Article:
Vegetable tanning: From hide to leather
Just like you, dear friend and confidante, we love leather. The utility, texture, aesthetic, and scent are such alluring qualities in the material that we can’t get enough of it. But how do you make leather? Or better yet, how do you make leather of the highest quality? It’s an excellent question and one we’re asked every day, so we decided it was high time to shed a little light on the subject. Let’s get into it.
Hides for tanning
Converting animal hides into leather is achieved by a process called tanning. It’s by no means a new practice; tanning has been around since 2500 BC. As you’d imagine, it’s been somewhat refined since then and is now considered a rather technical process only carried out by highly skilled leather-wizards in establishments known as tanneries.
To turn cowhides into leather, you obviously need hides. We work in partnership with two tanneries based in Italy and Belgium, Artigiano del Cuoio and Masure, which both source their hides from Northern European farms.
Basically, the colder the climate and more ethically treated the cattle, the better the leather. Always a by-product of the meat production industry, free-roaming cattle in cooler temperatures develop thicker hides which makes them an ideal choice for premium leather.
Tanning begins by curing the hides with salt to reduce the possibility of any bacterial growth, before being soaked to introduce moisture that makes them ripe for treatment. A range of natural chemicals including milk of lime are then used to remove wool, hair, and other materials by soaking the hides in large, rotating drums for two days.
The chemicals are then removed through a technique called ‘de-liming’ that reduces the pH level making the hides ready for bating. Being thorough throughout the early stages of tanning ensures longevity in the leather.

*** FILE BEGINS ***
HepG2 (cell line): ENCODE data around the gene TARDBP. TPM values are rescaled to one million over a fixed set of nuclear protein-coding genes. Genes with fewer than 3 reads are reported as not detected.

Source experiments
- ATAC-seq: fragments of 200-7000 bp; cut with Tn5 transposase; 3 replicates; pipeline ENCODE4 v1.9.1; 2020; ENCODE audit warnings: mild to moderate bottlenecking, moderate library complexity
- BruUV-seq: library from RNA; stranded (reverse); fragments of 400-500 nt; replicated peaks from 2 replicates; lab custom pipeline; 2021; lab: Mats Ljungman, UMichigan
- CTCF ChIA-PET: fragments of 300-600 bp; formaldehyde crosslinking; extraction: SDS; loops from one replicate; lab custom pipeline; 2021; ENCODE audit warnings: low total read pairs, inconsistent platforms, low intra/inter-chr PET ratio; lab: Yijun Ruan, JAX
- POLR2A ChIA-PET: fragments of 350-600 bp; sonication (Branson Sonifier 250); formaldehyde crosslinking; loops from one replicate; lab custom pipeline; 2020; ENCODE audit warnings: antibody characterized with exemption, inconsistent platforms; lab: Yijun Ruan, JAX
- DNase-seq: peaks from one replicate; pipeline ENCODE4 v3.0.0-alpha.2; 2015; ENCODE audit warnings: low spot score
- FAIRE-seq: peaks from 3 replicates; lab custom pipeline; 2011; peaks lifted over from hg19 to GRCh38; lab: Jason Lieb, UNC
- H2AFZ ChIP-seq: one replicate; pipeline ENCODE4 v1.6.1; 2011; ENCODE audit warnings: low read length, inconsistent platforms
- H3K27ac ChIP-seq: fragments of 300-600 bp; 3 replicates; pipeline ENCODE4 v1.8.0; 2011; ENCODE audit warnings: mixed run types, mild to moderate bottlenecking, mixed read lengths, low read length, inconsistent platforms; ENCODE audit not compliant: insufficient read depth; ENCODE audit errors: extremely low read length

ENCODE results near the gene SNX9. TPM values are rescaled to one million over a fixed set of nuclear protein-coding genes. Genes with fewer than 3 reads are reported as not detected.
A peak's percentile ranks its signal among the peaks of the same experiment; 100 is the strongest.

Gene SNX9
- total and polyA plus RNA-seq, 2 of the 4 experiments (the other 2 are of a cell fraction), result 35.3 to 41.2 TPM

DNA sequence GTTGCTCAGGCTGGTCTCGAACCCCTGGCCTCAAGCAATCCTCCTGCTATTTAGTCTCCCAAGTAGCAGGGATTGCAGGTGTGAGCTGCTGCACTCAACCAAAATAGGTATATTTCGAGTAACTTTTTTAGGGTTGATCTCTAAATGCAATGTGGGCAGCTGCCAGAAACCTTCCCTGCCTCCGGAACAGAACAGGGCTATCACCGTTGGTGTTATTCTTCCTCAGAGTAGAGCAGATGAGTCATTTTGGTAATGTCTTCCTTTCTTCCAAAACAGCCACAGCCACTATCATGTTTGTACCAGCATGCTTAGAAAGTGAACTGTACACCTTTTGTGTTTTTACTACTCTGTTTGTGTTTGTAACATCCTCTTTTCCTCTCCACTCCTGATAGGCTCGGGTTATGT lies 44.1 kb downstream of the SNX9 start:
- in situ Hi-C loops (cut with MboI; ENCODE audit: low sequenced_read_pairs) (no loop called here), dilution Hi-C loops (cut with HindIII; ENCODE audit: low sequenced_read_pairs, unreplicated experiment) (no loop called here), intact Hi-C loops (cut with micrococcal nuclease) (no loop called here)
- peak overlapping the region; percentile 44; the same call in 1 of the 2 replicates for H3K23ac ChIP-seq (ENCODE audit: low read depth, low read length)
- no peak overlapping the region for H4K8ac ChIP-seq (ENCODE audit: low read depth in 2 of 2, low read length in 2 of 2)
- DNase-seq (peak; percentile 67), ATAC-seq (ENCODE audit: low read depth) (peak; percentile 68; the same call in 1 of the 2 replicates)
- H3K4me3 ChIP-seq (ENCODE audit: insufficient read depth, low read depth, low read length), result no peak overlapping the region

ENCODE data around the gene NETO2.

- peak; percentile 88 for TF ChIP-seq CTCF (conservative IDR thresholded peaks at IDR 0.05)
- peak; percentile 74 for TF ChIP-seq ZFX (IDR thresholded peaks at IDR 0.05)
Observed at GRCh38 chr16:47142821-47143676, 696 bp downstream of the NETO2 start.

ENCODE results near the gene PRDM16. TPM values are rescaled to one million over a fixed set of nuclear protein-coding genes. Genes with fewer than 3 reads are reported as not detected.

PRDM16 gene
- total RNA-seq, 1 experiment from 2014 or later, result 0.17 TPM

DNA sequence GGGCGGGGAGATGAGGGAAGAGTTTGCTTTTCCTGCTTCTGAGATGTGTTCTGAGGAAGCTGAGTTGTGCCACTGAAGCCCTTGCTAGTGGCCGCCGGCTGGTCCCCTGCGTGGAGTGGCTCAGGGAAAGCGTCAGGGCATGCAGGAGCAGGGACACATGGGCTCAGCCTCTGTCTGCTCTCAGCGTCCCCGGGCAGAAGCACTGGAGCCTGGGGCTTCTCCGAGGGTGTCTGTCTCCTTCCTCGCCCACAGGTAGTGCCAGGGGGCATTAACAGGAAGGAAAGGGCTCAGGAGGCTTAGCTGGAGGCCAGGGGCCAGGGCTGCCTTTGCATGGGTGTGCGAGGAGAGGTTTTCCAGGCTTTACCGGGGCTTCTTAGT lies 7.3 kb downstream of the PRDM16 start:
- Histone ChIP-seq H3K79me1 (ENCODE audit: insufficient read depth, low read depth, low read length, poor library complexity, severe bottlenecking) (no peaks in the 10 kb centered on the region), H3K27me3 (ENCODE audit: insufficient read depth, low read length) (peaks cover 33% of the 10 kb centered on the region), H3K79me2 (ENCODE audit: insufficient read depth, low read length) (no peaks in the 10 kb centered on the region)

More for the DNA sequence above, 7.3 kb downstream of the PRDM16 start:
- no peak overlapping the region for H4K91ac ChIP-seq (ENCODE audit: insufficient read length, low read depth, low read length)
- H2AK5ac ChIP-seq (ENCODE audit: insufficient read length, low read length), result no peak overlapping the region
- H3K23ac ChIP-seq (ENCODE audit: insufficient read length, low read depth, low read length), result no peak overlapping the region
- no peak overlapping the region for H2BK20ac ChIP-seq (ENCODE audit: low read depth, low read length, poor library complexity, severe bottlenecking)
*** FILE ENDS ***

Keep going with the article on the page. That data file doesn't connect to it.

Vegetable tanning vs. chrome tanning
A largely debated topic at the moment is the question of vegetable or chrome tanning.
Essentially, vegetable tanning uses natural tannins, is done by hand, and can take up to 60 days. ‘Tannins’ refer to the ingredients which alter the protein structure of the hides to become leather. Chrome tanning on the other hand uses synthetic chemicals, is largely automated, and usually takes just one day.
The results vary hugely. At Carl Friedrik we solely use the vegetable tanning method and believe the craftsmanship and quality of the leather speak for itself. That’s not to say chrome tanning doesn’t have its benefits though, as it results in more flexible and multi-purpose leather. For instance, your leather jacket would only ever be chrome-tanned otherwise you’d be wearing a horse saddle. Ultimately, it’s about the process being fit for purpose and we’ll delve a little deeper in our next post.
Producing the leather
After liming and tanning, the hides need to be oiled, to replace their natural fat. It provides the leather with lubrication which means the leather can flex without cracking and provides it with an element of water resistance.
One of the most defining characteristics of Italian vegetable tanned leather is its high oil content, which not only makes it dense and supple but also allows for you to rub away light scratches; the leather responds to pressure and friction from the thumb/finger and the oil in the leather heats up to smooth out any scratches. Once oiled, the leather is dried, sorted, trimmed, and measured. From there it can have a number of different treatments that impact how the leather looks.
We use Vachetta leather for the majority of our products, from the wallets, and bags in the Core collection, Vachetta is a type of leather which has minimal treatment applied to its surface and is dyed throughout. The combination of high oil content and limited processing results in supple, smooth leather with a natural aesthetic that ages beautifully.
Patterned leather is made by machine-embossing shapes into it, tumbled leather is literally tumble-dried to give it a unique texture. The leather used for our Surfaces collection uses a combination of embossing and tumbling, to achieve both a beautiful grain while maintaining a natural, unique structure to every bag.
The finished product
High quality leather is distinct as a result of the arduous tanning process it goes through. It often feels very stiff and can sometimes be sensitive to scratches and water however, this is not an indication of quality. The leathers we use will wear with the user and develop its own ‘patina’ unique to the owner. Two hides might also go through exactly the same tanning process and yet they’ll never look identical, making an individual piece of leather that much more unique.